I plan to build on that idea as these posts continue, but isn’t it a hopeful note to realize that since a society has already existed without racism, that means it is false that racism must always exist? Oh, definitely now that it’s around it won’t be easy to eradicate. But the notion that racism is natural to human beings, that it has always existed–that notion is false. History shows it to be false.
Which also means that “inherent bias” doesn’t have to be a thing. If there was a period in history when it did not exist, it does not have to exist now.
A Few Words on Afrocentrism
Also in the 90s I became aware of a means of interpreting world history called “Afrocentrism.” While this–uh, let’s call it a “movement” is widely discredited by many historians, it’s worth mentioning here. Because Afrocentrists in effect maintain Europe was always racist–that the supposed great thinkers of Greece and the achievments of Roman were plagiarized from African civilizations, especially but not exclusively Egypt (Egypt is seen as an exclusively black civilization as well–but it was actually mixed race and mostly not black, though some dynasties of pharaohs were black). Afrocentrism as I understand the term sees Europe as always exploiting Africa.
Frank M. Snowden Jr. didn’t see things that way–he read his sources and found the data in writings of Greeks and Romans and did not believe in effect they were engaged in a giant conspiracy to cover up how they really felt. He saw that Europeans did not in fact hate Africans or rob everything they had from them.
The important thing to note for this post is only an extreme view like Afrocentrism disagrees with the view that Greeks and Romans did not have any racism as we know it. Otherwise, everyone agrees on this subject. But far too people have heard it.
So if racism comes from Western culture (it does, we’ll get to explaining how in a future post) but does not come from the Greco-Roman ancestors of Western culture, where did it come from?
Was it from medieval thought and philosophy? That pesky Catholic church of the Middle Ages?
No. Well, mostly no. A few antecedents were around.
One cultural aspect of medieval thought was a general association with the color white as good and the color black as bad. I don’t have the time for a deep dive into this aspect of the human psyche, but it isn’t limited to Europeans. Humans generally are more afraid of the dark than they are the light–becasue we are so dependent on sight that losing the ability to see at night poses real dangers for us. And we associate glowing light with holiness or magical power–and not just Europeans have that association. If you examine Ethiopian Orthodox icons, for example, you will see a glow portrayed behind the heads of saintly people, just like other icons from other Orthodox nations.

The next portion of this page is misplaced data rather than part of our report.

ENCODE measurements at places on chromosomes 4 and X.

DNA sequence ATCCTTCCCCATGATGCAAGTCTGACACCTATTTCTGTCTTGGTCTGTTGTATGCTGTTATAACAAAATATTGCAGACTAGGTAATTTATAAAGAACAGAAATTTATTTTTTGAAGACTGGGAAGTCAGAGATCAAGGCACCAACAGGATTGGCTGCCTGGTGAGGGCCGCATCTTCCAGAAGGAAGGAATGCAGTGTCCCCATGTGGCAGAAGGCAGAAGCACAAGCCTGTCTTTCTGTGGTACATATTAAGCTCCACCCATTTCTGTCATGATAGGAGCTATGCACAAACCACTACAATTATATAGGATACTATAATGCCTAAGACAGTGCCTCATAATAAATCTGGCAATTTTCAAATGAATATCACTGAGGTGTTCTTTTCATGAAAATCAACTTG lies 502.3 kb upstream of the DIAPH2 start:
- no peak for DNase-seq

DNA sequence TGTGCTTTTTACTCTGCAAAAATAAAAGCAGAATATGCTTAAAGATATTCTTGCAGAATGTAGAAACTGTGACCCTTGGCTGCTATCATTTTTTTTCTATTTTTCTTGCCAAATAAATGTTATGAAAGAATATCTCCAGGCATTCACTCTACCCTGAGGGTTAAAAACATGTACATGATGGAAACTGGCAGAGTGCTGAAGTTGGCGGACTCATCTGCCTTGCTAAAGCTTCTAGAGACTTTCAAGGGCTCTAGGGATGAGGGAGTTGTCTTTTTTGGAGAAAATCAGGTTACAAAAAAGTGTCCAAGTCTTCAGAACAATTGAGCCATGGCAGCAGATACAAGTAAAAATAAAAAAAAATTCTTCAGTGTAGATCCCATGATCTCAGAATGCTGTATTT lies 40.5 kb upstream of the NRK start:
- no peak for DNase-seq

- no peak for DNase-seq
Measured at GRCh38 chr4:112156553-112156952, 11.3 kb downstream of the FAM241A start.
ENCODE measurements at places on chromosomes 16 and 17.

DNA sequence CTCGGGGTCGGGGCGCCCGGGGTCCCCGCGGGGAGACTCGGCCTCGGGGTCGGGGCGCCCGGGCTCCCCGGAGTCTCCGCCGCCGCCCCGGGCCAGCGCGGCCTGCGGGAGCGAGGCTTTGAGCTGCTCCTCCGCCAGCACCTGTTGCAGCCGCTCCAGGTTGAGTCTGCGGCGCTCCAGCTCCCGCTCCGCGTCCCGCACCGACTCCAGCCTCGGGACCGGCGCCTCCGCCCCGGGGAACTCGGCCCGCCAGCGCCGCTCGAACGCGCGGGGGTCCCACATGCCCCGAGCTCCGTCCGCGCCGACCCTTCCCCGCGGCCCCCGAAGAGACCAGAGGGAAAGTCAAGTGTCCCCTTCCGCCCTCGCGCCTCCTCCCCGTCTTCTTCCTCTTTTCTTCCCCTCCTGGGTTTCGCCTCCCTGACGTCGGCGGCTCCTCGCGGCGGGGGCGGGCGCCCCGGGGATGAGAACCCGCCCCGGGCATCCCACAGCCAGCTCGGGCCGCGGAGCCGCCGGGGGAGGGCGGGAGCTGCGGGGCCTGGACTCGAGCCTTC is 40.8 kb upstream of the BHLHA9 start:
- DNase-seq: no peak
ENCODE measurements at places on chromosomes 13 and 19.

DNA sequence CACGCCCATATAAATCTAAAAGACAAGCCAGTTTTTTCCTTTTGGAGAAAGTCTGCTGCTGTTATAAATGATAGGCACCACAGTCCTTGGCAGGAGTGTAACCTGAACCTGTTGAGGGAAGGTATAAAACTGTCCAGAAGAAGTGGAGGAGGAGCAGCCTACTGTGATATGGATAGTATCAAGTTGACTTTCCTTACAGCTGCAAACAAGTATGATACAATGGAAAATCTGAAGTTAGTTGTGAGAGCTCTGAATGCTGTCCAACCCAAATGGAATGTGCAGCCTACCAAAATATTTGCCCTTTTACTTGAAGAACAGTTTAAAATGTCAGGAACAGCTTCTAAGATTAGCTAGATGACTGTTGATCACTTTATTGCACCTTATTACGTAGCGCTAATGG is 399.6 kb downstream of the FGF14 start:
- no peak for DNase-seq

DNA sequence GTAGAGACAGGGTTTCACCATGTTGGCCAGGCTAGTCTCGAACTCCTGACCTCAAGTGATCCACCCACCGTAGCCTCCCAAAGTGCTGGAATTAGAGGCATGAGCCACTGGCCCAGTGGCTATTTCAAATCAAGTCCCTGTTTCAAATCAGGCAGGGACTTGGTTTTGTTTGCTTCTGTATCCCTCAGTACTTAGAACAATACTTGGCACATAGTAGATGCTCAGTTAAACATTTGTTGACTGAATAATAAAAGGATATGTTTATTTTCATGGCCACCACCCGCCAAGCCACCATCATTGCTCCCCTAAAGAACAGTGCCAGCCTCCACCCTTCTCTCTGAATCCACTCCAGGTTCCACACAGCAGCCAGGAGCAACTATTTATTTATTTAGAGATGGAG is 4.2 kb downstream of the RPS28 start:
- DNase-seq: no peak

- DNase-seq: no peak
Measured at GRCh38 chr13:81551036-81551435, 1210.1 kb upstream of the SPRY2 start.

Zoroastrianism from Ancient Persia has the ultimate association of light and dark with good and evil. And of course, their ideas didn’t come from Europe.
Note though the white/black association of good and evil was not entirely universal. In Russia, white was the traditional color of mourning and thus carried an association with death. Since medieval armor was usually shiny and “white” but sometimes was blued as gunsteel is, some medieval armor was black or black-ish. And the archetypical “black knight” in European thought did not really mean “evil knight.” Rather the association of being a “black knight” was often being mysterious. Maybe especially powerful. But not necessarily evil.
In the same vein, the English prince Edward, who ruled part of France in the 1300s was known as “the Black Prince.” And the use of “black” was not really negative in his case. And it definitely wasn’t racial.
During the Crusades we see a bit of association begin to creep into Europe that being darker skinned was a sign of being an infidel–since the Arabs the Crusaders fought against were on average of a darker complexion than they were. But this didn’t amount to any full-blown racial theory. Really it was more of a preference for their own kind–ethnocentrism–with a religious aspect to it.
More significantly in my opinion was a tendency in Medieval thought to look at the three sons of Noah as belonging to the three continents. Ham was seen as the father of all Africans, Shem all Asians, and Japheth all Europeans. In effect adapting what the Bible says to their knowledge of the three continents they knew of…except Europe and Asia are not really geographically distinct. And numerous places in both Europe and Asia the Bible says hosted decendants of Ham…plus places the Bible clearly shows mixes of decendants of Noah…but these nuances were lost on European Christians of the Middle Ages.